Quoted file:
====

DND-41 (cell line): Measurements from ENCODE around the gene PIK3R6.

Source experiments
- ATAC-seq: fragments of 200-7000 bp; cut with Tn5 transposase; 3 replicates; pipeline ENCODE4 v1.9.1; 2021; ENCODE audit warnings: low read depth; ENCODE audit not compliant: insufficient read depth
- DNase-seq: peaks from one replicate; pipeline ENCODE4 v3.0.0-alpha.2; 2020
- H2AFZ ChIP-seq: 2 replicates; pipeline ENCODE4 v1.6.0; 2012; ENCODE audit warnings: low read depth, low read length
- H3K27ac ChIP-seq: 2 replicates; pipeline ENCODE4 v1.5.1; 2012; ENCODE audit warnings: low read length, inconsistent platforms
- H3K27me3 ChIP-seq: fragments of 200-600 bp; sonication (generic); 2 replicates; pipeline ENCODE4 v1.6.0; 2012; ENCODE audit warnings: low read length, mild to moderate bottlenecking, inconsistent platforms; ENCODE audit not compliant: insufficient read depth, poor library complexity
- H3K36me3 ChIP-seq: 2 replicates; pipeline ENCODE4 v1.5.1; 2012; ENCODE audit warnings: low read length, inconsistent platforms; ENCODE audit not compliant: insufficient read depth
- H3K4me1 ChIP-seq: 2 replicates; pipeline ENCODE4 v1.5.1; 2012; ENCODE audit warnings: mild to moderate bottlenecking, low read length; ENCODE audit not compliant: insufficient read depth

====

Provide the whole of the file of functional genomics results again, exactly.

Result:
DND-41 (cell line): Measurements from ENCODE around the gene PIK3R6.

Source experiments
- ATAC-seq: fragments of 200-7000 bp; cut with Tn5 transposase; 3 replicates; pipeline ENCODE4 v1.9.1; 2021; ENCODE audit warnings: low read depth; ENCODE audit not compliant: insufficient read depth
- DNase-seq: peaks from one replicate; pipeline ENCODE4 v3.0.0-alpha.2; 2020
- H2AFZ ChIP-seq: 2 replicates; pipeline ENCODE4 v1.6.0; 2012; ENCODE audit warnings: low read depth, low read length
- H3K27ac ChIP-seq: 2 replicates; pipeline ENCODE4 v1.5.1; 2012; ENCODE audit warnings: low read length, inconsistent platforms
- H3K27me3 ChIP-seq: fragments of 200-600 bp; sonication (generic); 2 replicates; pipeline ENCODE4 v1.6.0; 2012; ENCODE audit warnings: low read length, mild to moderate bottlenecking, inconsistent platforms; ENCODE audit not compliant: insufficient read depth, poor library complexity
- H3K36me3 ChIP-seq: 2 replicates; pipeline ENCODE4 v1.5.1; 2012; ENCODE audit warnings: low read length, inconsistent platforms; ENCODE audit not compliant: insufficient read depth
- H3K4me1 ChIP-seq: 2 replicates; pipeline ENCODE4 v1.5.1; 2012; ENCODE audit warnings: mild to moderate bottlenecking, low read length; ENCODE audit not compliant: insufficient read depth